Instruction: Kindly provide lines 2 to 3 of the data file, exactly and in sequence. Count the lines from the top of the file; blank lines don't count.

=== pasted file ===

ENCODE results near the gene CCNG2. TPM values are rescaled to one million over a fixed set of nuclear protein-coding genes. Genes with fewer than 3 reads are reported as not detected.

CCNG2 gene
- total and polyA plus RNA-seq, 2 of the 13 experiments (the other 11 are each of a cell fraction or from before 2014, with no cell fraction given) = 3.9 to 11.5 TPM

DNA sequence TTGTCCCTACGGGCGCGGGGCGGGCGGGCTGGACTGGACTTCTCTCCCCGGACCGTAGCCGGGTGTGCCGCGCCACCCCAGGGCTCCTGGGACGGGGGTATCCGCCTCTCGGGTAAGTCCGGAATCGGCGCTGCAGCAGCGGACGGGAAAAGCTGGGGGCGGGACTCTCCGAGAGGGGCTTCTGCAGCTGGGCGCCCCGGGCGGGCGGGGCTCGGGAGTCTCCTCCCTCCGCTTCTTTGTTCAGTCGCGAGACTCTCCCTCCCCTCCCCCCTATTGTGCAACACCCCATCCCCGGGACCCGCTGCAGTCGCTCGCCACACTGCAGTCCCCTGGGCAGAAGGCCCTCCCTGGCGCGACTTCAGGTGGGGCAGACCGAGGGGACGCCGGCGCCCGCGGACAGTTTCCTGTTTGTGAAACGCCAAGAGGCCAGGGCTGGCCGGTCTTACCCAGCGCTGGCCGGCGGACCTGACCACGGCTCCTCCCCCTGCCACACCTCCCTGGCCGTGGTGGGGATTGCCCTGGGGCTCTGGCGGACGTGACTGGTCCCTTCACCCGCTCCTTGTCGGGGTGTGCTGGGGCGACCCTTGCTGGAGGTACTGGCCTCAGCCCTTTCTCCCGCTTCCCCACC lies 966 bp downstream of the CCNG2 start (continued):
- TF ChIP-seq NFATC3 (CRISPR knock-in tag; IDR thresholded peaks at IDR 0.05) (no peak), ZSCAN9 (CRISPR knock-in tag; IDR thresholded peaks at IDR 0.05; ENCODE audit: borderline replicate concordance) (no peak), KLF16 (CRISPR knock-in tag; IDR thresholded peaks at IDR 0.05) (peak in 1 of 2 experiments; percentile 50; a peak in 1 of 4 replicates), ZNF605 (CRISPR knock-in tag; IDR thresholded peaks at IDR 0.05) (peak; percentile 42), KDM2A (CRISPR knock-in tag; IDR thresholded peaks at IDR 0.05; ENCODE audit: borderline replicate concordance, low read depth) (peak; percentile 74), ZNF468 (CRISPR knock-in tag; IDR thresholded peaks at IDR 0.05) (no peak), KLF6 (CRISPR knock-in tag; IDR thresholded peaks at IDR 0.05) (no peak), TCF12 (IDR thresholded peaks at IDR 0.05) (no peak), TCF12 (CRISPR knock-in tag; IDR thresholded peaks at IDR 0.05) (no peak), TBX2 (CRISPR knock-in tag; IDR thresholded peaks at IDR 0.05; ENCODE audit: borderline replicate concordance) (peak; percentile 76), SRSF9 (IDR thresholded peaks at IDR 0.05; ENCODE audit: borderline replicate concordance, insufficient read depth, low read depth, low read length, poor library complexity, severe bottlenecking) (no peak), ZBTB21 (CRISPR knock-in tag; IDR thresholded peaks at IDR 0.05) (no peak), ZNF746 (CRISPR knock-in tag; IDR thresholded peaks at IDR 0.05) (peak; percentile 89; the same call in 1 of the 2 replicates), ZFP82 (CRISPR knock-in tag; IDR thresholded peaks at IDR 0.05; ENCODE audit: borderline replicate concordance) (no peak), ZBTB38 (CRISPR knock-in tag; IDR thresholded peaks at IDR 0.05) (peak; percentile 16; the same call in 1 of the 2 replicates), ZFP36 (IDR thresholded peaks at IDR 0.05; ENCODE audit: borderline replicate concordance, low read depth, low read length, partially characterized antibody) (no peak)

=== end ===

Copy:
CCNG2 gene
- total and polyA plus RNA-seq, 2 of the 13 experiments (the other 11 are each of a cell fraction or from before 2014, with no cell fraction given) = 3.9 to 11.5 TPM